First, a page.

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New Gadget Might Be Able To Tell You What's Wrong With You

Cold? Flu? COVID? Help could soon be at hand.

Laura Simmons - Editor and Staff Writer

Laura Simmons

Laura Simmons - Editor and Staff Writer

Laura Simmons

Editor and Staff Writer

Laura is an editor and staff writer at IFLScience. She obtained her Master's in Experimental Neuroscience from Imperial College London.

Editor and Staff Writer

germanium microresonator at nano scale

Microresonators made of germanium could be key to the development of a technological solution to the eternal question: cold or COVID? Image credit: NTNU 

‘Tis the season for winter viruses. If you’ve not succumbed to the lurgy yourself, chances are you know someone who has. We’re all used to the idea of testing for COVID by now, but it’s not always easy to get hold of a test kit, and if your symptoms are mild, you might be forgiven for assuming that it’s just a cold.

But what if there was a device that could tell you for sure whether your sniffles are due to COVID, the flu, or something else? What if it could also tell you about other health conditions you might not have known you had, and all from the comfort of your own home?


This may sound like science fiction, but it could soon become a reality, thanks to new research from a team in Norway and the US.

The key component of the technology that could be used to generate optical sensors precise enough to diagnose disease is called a whispering gallery microresonator. Made of germanium in this case, the job of a microresonator is to store an optical field inside a tiny space – they are generally around the thickness of a human hair.

This is where the idea of the "whispering gallery" comes into play. The famous whispering gallery in St Paul’s Cathedral in London is a great example: in here, you can whisper a word on one side of the 42-meter (137-foot) circular dome, and it can be clearly heard on the opposite side. In a similar way, as the light traveling inside the microresonator moves in circles, the optical field is amplified.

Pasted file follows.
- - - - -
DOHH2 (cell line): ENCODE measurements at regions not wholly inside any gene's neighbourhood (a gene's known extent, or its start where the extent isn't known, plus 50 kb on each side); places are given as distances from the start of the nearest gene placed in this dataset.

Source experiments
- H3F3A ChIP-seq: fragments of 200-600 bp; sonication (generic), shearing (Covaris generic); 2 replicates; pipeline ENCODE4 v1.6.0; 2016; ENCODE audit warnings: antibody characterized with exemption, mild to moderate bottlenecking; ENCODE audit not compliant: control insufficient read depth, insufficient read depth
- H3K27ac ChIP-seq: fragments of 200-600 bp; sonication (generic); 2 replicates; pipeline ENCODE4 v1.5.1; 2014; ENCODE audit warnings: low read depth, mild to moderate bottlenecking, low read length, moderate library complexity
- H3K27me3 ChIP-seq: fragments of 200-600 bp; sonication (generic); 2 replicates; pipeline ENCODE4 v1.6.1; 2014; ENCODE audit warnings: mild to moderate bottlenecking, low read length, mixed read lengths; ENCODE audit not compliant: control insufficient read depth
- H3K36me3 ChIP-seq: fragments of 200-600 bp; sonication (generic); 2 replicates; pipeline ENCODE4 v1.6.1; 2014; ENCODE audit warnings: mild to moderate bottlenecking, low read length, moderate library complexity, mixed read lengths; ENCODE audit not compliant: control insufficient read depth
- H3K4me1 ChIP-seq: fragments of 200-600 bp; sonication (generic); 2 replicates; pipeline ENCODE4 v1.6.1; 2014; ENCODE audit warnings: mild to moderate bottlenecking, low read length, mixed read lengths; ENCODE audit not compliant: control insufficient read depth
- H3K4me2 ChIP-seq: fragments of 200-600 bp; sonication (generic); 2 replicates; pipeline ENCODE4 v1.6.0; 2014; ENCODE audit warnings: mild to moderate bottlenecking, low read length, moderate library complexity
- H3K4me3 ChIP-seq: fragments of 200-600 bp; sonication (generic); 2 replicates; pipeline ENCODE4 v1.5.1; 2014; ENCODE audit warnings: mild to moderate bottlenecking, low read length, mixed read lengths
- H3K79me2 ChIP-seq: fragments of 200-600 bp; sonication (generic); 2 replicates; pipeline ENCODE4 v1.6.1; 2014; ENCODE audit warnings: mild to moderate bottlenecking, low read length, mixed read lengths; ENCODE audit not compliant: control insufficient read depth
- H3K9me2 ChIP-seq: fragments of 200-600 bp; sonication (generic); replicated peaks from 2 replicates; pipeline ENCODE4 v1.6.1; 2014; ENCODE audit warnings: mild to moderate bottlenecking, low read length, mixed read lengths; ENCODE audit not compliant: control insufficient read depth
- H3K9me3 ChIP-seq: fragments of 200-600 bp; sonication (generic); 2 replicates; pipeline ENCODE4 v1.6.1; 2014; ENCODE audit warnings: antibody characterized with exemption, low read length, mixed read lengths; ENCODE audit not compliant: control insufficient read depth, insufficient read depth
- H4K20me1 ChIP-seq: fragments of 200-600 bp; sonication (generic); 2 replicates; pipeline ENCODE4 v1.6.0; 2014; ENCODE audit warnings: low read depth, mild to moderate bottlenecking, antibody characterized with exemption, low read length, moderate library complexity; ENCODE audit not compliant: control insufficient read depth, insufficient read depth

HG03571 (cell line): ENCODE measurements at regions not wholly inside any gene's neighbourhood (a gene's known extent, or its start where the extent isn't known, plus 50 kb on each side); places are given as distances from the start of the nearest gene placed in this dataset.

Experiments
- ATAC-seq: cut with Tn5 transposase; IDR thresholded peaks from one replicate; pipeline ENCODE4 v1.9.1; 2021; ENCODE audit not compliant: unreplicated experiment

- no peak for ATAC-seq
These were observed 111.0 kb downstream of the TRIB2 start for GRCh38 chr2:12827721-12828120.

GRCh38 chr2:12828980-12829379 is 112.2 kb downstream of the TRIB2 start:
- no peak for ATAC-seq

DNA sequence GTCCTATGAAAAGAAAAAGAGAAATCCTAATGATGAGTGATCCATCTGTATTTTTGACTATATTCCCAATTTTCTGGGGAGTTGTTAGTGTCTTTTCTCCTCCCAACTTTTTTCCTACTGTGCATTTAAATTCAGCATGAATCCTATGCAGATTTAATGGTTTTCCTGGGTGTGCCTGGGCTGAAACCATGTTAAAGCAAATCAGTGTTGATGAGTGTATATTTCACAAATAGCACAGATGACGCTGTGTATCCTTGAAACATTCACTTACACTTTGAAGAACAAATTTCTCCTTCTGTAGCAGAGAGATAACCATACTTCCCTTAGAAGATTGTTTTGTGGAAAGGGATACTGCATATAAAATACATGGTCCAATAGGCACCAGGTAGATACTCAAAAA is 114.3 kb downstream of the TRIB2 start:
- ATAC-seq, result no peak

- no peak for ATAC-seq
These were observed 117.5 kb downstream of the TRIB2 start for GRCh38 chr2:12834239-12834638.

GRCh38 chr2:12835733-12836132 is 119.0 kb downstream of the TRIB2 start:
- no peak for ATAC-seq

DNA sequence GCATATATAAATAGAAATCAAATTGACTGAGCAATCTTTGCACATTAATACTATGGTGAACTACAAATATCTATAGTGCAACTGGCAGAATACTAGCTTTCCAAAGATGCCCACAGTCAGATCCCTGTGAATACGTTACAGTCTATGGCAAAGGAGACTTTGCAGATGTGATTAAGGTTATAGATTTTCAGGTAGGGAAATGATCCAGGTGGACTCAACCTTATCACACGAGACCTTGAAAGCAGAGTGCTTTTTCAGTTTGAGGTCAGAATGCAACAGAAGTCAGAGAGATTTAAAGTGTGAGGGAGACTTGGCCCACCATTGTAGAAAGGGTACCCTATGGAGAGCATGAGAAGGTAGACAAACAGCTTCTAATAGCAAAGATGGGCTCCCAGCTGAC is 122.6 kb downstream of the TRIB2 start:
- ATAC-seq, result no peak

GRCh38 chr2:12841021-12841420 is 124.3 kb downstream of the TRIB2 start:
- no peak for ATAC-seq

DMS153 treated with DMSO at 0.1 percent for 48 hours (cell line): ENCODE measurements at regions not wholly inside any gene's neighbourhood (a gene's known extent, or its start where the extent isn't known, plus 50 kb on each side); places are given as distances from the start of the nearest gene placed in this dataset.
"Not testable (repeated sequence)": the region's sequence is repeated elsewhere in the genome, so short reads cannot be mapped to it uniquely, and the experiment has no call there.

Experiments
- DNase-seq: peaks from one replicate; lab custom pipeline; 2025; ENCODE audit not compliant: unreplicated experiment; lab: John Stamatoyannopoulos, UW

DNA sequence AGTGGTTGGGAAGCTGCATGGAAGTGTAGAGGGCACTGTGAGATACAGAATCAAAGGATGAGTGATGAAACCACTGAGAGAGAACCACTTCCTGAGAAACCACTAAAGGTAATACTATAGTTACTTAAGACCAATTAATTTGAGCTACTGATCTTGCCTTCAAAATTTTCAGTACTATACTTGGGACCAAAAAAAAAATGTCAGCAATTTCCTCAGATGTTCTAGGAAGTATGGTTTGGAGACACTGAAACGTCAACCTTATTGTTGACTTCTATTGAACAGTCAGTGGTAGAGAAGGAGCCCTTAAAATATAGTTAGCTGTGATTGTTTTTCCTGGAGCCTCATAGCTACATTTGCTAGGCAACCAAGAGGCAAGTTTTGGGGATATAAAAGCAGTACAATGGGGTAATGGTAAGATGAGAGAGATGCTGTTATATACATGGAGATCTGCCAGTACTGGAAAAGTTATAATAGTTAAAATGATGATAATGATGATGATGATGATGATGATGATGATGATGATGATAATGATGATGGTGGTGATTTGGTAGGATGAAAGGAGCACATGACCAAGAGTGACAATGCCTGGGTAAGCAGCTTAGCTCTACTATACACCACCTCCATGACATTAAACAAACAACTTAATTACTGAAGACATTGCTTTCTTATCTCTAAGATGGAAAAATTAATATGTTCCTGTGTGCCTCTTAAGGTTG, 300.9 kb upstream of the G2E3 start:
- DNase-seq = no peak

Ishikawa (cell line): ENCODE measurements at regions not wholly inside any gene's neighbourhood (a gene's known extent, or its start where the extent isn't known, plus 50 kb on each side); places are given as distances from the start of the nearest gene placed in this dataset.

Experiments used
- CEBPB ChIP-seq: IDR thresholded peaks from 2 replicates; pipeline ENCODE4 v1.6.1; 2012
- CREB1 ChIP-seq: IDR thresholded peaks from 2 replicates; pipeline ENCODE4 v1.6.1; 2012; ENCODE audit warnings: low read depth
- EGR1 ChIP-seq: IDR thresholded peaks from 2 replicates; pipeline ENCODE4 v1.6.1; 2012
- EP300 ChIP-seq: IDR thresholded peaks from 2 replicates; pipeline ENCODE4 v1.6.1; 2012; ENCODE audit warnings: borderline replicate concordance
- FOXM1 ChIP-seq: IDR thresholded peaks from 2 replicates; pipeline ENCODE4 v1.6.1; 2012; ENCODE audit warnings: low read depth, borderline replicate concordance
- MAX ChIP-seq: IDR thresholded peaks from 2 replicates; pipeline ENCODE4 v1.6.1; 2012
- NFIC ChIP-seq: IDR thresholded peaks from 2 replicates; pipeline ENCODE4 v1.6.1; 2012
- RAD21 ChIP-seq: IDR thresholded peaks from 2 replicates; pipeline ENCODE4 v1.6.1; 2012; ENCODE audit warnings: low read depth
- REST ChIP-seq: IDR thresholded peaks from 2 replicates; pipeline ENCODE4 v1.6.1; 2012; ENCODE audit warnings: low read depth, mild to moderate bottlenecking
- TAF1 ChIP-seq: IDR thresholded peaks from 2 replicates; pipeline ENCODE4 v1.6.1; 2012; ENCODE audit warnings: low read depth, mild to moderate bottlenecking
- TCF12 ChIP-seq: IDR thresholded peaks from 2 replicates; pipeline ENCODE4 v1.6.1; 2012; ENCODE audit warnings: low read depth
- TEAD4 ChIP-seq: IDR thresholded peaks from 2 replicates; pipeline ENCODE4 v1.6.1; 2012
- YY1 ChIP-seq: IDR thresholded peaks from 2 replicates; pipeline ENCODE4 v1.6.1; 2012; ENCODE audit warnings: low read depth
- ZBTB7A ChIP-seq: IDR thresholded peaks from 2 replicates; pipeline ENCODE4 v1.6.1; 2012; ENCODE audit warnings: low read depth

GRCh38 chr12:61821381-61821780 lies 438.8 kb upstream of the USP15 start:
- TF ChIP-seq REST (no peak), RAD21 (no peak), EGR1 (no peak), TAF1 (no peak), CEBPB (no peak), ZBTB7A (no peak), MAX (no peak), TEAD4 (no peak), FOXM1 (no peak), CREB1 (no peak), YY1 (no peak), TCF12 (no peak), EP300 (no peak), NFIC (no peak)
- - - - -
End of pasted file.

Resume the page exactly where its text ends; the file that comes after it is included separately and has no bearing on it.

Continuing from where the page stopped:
Microresonators themselves have been around for a while, but what the team has achieved in their new study is a massive improvement in the technology. “Our microresonator is about 100 times better than what was available before for the longwave infrared spectrum,” said first author Dingding Ren in a statement.


“We’ve built the lowest loss whispering gallery mode microresonator out there for the longwave infrared spectrum. Because the longwave infrared spectrum provides definitive information about chemicals, it provides new possibility for sensing applications”.

Because the new microresonator holds onto the light for so much longer than previous versions, it opens up a whole host of new possibilities for using the technology. As the researchers write in their study: “Many of the microresonator-based technologies that were previously not viable in the LWIR [longwave infrared spectrum] are now feasible.”

One of the potential applications is in the development of broadband optical frequency combs. These are converted lasers operating across a spectrum of discrete frequencies, and are found in atomic clocks, fiber optic equipment, and GPS – the creators of frequency combs shared the Nobel Prize in Physics 2005.

diagram of a laser optical frequency comb
An optical frequency comb takes a laser at a single frequency and splits it up into multiple beams, evenly spaced apart, covering the breadth of frequencies in that part of the spectrum. Image credit: via Wikimedia Commons (CC-BY 3.0)

If the researchers are able to develop a broadband frequency comb at the longwave infrared spectrum, it could enable the analysis of multiple different chemicals at the same time.


“The technology is still in its initial stage when it comes to measurements in the longwave infrared spectrum of light. But our improvement gives us the possibility to identify several different chemicals in real time in the near future,” continued Ren.

Crucially, these advances could make this technology more affordable. Spectroscopes with the ability to analyze several chemicals at once do exist, but are only accessible to research institutions and hospitals with big budgets.

“The fact that we can now measure in the longwave IR [infrared] range…opens up many possibilities in relation to use in imaging and detection, environmental monitoring and biomedical applications,” summarized Astrid Aksnes of the Norwegian University of Science and Technology, who advised on the project.

As this field continues to develop, it may not be too long before our dreams of an at-home lurgy detector become a reality. For now, though – pass the tissues.


The study is published in Nature Communications.


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  • tag
  • infrared,

  • physics,

  • sensor,

  • optical,

  • biomedical,

  • medical technology,

  • microresonator